Firefox Mobile OS; The incredible hard journey that must be done
I feel for the Firefox Mobile OS team the same way that I feel for someone going off on a tough road. Not even just a trip up Everest, but something you have to do. Maybe Frodo’s trek? :)
Mozilla’s mission is to “to promote openness, innovation and opportunity on the Internet.” One area of focus has to be the world of mobile, and it has been in different ways over the years. Having a great browser on iOS or Android can only get you so far though with the closed ecosystems (amazing that Windows is open!) especially iOS.
How can they find a niche in the OS space though? They have gone after the International market with Boot to Gecko and the now announced name of Firefox Mobile OS. They aren’t looking to come out on Verizon and go up against the Droids and the iPhone right away. That is a tough fight. Notice the wording in the title of the announcement (and the theme in most of the posts on the topic) “Mozilla Gains Global Support”.
The Firefox OS for mobile devices is built on Mozilla’s “Boot to Gecko project” which unlocks many of the current limitations of web development on mobile, allowing HTML5 applications to access the underlying capabilities of a phone, previously only available to native applications. Telefónica’s Digital unit joined forces with Mozilla earlier this year to take this work and showcase a new phone architecture where every phone feature (calling, messaging, games, etc.) is an HTML5 application.
Due to the optimization of the platform for entry-level smartphones and the removal of unnecessary middleware layers, mobile operators will have the ability to offer richer experiences at a range of price points including at the low end of the smartphone price range, helping to drive adoption across developing markets.
Can Mozilla win with a strategy that hits areas of the world that aren’t smartphoney yet? The business model of mobile is not the same everywhere. What if the carriers don’t subsidize phones and paying for a full price iPhone is a few months wage? Can Android own that market though?
From my Palm days I remember the carriers REALLY wanting a third player, but there is only so much they do. Being able to easily customize the experience “by changing a web page” is technically powerful, but is it enough compared to the massive app ecosystems elsewhere?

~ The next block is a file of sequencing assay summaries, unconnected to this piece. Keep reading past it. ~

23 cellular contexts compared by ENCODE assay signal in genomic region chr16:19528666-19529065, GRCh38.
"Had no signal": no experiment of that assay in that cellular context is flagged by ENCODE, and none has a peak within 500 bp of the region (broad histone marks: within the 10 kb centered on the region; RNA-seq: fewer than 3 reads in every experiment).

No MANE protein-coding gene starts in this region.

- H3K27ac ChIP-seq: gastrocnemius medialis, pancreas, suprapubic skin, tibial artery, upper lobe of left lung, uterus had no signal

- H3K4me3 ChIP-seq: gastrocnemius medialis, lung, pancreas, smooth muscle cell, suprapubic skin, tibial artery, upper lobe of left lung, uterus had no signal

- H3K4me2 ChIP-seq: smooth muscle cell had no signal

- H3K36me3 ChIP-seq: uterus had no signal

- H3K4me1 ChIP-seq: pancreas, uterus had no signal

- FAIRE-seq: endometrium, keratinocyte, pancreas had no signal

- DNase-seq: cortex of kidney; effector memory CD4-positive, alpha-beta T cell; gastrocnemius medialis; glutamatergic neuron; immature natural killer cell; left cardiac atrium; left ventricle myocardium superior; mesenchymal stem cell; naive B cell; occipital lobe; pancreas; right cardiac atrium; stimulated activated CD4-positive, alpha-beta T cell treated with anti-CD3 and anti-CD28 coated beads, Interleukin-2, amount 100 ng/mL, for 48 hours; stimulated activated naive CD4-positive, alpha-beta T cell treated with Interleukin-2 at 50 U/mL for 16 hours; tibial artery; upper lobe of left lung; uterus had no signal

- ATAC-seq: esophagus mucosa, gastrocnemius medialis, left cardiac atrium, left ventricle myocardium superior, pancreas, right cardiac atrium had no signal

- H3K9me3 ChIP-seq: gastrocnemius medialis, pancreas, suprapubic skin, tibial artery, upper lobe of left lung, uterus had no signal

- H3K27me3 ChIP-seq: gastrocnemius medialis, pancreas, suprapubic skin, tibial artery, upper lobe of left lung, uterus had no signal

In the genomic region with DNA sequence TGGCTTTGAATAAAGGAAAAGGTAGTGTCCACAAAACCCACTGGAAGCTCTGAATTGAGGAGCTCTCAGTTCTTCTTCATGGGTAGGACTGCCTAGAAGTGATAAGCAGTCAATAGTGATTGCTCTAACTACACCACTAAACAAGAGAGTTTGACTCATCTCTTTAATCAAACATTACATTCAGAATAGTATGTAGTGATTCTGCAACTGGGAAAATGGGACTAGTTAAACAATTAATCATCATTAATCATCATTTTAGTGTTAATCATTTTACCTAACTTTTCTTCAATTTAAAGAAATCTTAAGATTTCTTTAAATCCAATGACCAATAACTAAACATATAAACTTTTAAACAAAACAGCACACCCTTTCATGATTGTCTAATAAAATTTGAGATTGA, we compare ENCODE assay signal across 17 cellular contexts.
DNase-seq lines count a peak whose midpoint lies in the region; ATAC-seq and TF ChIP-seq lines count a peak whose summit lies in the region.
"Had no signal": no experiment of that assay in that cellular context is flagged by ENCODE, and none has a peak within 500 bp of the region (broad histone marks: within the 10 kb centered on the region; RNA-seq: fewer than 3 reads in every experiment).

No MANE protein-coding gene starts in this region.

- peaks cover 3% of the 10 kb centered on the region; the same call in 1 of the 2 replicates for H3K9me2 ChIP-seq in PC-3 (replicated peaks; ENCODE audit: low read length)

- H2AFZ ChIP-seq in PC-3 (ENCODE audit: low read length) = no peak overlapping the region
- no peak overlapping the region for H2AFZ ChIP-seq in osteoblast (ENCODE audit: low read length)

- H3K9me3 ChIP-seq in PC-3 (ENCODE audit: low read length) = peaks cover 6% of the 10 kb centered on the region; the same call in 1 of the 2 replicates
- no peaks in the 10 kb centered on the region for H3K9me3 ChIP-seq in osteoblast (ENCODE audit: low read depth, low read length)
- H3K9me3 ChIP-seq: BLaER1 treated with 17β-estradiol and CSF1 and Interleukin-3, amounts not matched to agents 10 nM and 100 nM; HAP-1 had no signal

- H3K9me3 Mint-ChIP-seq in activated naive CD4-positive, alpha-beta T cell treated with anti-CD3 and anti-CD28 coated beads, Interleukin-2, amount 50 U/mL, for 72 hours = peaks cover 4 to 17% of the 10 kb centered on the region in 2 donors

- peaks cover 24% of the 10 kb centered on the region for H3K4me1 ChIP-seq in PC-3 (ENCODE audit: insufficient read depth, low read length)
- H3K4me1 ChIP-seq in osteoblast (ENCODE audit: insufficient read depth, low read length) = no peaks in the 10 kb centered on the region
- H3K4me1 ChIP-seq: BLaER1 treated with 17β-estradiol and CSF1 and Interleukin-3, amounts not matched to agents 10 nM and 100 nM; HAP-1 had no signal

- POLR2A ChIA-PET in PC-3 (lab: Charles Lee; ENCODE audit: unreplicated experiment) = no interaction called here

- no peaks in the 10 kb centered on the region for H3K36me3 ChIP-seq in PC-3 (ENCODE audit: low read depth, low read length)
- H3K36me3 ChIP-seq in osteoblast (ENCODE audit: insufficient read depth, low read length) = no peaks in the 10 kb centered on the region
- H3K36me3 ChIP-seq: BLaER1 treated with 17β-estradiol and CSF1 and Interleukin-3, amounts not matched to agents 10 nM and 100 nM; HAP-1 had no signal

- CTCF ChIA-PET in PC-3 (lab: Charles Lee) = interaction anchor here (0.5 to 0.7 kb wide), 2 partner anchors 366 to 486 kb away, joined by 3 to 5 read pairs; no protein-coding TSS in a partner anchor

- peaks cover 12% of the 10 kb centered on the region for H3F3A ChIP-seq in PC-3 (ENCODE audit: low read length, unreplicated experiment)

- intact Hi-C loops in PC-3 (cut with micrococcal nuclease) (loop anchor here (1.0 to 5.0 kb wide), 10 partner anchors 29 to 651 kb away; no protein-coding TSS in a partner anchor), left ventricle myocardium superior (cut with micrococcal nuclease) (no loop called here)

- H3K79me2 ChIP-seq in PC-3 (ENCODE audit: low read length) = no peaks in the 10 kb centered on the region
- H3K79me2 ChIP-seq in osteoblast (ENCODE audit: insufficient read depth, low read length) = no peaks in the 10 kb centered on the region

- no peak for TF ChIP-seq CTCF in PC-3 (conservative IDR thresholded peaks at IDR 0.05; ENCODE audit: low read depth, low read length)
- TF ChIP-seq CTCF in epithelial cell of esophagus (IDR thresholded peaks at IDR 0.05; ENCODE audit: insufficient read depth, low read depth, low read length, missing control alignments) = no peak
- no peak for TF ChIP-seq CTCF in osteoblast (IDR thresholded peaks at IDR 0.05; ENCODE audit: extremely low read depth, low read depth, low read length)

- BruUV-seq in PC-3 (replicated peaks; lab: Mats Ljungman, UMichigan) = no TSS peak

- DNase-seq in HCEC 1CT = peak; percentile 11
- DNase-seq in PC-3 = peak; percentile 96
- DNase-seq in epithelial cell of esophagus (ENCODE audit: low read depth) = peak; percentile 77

Then there is the “it will never work. The Web isn’t good enough to be the OS.” Here I disagree. A constant frustation has been people telling me that webOS’s issues were due to the Web. webOS != the Web. That being said, building a mobile operating system that consistently responds as well as the top competition and also handles the battery well (the other side of the coin) is hard work. Long toil work, not sexy work. It takes time and blood.
So, Mozilla has a long trek ahead of itself. Fortunately they have their mission by their side, and resources to take the long road to get there. I will be brutal here, but I haven’t thought that Firefox was competitive with Chrome/Safari wrt Mac performance… but with the latest versions I have been shocked. They pulled it off. Apart from scrolling (which is far from smooth for me) the beast is frigging fast. And I give them massive kudos for pulling that all back. Remember, they had to do so back from using XUL. I am sure much blood was shed there, and I look forward to seeing them fight on mobile.
Our Web may be ugly, as democracies are, but the dictatorship won’t work in the long run. Even if you have the best king in the world, what happens when he dies?